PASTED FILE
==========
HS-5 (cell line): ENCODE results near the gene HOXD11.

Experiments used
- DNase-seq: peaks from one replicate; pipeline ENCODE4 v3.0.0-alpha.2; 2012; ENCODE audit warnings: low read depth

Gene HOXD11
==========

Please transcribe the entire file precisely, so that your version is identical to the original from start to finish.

HS-5 (cell line): ENCODE results near the gene HOXD11.

Experiments used
- DNase-seq: peaks from one replicate; pipeline ENCODE4 v3.0.0-alpha.2; 2012; ENCODE audit warnings: low read depth

Gene HOXD11